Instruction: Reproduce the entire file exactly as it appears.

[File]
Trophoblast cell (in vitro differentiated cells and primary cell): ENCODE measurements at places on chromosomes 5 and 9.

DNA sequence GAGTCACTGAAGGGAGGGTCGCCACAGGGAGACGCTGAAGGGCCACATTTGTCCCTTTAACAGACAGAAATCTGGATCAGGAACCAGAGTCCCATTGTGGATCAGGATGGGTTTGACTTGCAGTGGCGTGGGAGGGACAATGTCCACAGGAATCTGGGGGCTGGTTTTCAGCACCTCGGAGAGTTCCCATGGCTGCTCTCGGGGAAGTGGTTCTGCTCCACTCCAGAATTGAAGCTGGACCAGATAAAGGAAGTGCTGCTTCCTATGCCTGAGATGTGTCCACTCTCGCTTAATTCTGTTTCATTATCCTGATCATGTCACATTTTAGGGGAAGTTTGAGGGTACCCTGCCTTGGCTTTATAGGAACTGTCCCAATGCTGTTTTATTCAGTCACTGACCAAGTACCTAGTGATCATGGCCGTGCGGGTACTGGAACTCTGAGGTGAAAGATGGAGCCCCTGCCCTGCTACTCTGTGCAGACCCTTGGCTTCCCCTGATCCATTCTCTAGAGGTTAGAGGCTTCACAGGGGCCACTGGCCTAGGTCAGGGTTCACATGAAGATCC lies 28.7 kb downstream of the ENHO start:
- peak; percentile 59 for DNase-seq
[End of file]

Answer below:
Trophoblast cell (in vitro differentiated cells and primary cell): ENCODE measurements at places on chromosomes 5 and 9.

DNA sequence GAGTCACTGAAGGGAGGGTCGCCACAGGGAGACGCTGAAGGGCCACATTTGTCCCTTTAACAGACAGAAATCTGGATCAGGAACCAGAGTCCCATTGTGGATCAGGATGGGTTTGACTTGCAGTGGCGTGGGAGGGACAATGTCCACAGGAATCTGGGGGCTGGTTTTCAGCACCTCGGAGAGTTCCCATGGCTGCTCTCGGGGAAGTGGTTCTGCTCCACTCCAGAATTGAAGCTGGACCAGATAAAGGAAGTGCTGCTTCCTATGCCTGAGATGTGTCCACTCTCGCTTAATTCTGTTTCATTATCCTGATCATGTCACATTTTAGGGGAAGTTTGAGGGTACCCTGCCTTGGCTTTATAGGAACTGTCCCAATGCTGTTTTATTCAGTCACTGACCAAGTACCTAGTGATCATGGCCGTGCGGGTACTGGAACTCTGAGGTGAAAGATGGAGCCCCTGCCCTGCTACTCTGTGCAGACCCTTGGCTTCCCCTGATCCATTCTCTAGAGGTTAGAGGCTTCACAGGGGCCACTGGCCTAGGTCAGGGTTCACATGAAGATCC lies 28.7 kb downstream of the ENHO start:
- peak; percentile 59 for DNase-seq